The US used to have a policy of promoting reprocessing because it was a way of recycling useful atoms…But this policy changed right at the end of the Gerald Ford administration and then reinforced by Jimmy Carter…to no longer support, and, in fact, to oppose reprocessing.

Washington’s nuclear cooperation with Iran came to an abrupt halt in 1979, swept away by the Iranian Revolution that ended the rule of the Shah. With the capture of our embassy in Tehran and the holding of American hostages for 444 days, all formal ties between Washington and Tehran were cut off until the start of the current nuclear negotiations.

Atoms for Peace provided Iran with a foundation for its nuclear program. It offered both key technologies along with education in nuclear engineering and physics. The program clearly helped Iran move up the nuclear learning curve.

Now, the question is, can Secretary of State Kerry put the toothpaste back in the tube?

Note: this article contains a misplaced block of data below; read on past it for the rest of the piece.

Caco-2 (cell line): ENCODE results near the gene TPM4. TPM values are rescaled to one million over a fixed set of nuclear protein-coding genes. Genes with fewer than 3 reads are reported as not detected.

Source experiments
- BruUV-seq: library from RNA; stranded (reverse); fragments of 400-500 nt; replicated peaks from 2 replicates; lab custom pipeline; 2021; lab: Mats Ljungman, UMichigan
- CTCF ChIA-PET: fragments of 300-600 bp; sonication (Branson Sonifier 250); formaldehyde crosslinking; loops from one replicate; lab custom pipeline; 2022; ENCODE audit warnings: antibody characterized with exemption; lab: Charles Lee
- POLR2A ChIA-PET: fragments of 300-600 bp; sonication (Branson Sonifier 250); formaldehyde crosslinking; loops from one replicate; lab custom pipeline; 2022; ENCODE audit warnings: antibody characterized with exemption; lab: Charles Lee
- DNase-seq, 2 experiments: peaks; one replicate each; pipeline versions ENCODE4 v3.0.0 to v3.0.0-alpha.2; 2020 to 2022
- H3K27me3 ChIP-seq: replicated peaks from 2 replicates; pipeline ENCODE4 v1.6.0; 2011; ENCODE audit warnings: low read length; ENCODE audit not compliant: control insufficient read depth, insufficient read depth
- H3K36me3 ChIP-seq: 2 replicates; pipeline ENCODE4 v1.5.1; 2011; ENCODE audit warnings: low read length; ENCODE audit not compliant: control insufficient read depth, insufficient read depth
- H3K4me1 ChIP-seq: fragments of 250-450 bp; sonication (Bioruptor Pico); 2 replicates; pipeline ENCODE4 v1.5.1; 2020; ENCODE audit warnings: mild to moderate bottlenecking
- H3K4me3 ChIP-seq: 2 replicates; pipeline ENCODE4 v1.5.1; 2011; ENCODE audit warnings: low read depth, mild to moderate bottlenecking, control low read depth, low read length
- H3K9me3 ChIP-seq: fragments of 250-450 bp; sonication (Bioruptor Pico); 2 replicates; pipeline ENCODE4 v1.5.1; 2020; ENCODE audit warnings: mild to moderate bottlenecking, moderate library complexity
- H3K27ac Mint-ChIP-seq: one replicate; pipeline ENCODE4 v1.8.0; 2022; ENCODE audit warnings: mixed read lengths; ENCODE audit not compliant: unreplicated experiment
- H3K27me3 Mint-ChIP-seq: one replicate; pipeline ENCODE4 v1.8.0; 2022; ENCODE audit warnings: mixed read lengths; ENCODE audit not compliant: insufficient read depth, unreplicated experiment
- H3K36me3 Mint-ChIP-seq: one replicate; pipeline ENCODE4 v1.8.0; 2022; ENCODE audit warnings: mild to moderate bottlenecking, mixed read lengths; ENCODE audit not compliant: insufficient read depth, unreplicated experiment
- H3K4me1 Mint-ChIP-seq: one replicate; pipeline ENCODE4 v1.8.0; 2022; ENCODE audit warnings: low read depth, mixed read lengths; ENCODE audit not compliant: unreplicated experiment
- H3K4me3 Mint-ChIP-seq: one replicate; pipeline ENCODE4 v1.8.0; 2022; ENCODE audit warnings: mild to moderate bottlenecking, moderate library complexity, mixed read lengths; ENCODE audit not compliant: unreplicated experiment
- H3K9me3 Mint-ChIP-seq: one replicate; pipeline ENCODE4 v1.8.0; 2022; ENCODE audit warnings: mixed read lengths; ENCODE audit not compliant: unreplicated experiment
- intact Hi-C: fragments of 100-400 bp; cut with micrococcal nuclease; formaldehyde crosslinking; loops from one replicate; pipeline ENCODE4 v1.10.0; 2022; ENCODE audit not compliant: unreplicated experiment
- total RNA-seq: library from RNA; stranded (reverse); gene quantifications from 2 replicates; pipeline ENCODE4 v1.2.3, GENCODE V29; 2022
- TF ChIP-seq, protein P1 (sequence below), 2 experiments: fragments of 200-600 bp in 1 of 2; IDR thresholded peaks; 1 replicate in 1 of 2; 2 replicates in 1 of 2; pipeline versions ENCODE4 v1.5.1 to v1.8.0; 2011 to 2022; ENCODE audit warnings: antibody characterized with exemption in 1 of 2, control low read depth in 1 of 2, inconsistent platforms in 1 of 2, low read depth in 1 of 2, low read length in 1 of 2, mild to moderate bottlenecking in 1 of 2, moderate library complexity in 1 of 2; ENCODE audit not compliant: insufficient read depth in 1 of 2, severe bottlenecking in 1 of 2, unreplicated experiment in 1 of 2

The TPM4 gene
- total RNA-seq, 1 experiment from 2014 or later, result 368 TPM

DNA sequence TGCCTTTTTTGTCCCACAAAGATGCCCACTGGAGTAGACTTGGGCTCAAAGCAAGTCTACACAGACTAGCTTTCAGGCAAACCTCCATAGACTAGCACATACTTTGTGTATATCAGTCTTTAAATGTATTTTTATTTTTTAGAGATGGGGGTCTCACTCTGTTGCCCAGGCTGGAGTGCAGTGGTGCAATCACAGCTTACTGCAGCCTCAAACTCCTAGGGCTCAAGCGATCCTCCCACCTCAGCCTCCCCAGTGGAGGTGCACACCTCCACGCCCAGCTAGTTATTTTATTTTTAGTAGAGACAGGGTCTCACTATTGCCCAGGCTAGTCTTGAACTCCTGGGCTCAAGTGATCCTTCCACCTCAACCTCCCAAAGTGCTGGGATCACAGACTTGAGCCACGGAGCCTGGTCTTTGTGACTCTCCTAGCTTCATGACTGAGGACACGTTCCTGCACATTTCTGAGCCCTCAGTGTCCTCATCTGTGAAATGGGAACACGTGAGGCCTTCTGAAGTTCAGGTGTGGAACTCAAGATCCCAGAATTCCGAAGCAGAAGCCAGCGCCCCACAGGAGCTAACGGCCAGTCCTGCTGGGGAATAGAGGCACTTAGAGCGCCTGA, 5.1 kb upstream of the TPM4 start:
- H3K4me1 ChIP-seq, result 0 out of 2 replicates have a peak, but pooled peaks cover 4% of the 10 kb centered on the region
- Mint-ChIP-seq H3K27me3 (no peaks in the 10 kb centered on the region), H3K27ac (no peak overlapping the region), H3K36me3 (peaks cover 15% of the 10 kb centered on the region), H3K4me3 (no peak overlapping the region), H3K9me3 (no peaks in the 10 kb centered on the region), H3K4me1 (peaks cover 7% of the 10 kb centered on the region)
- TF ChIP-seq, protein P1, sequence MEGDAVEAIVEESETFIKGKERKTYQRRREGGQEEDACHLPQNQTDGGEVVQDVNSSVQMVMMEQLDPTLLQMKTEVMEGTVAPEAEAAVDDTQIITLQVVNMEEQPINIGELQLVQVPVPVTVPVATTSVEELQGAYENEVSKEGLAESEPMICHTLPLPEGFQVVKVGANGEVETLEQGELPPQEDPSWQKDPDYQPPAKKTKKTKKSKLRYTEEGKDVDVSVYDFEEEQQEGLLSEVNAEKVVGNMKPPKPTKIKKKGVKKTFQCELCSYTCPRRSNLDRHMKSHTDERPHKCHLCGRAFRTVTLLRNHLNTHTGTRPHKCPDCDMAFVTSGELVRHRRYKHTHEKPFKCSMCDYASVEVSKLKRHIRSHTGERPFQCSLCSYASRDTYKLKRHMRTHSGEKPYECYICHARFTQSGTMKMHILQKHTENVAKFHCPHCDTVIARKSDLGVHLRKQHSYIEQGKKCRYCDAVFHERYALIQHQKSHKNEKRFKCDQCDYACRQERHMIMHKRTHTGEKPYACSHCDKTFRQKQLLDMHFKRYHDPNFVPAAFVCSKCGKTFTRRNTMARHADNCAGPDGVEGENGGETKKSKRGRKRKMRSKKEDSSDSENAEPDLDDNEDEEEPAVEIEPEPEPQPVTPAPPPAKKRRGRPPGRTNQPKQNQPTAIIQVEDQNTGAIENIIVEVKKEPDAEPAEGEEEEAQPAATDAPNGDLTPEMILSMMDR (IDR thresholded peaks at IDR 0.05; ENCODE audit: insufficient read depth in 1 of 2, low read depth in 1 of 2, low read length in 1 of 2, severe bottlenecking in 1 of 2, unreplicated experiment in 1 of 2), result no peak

Facebooklinkedinrss

Sen. Cotton Must Bone Up on Strategy

“Empires are lost when inadequate men become leaders and wage war for base reasons or no reason at all.”Sun Tzu

Sen. Tom Cotton (R-AK) Cotton accused President Obama of a “false choice” between his framework deal on Iran’s nuclear program and war. He then downplayed what would happen if we just bombed Iran: (emphasis by the Wrongologist)

It would be something more along the lines of what President Clinton did in December 1998 during Operation Desert Fox. Several days of air and naval bombing against Iraq’s weapons of mass destruction facilities for exactly the same kind of behavior. For interfering with weapons inspectors and for disobeying Security Council resolutions. All we’re asking is that the president simply be as tough in the protection of America’s national security interest as Bill Clinton was.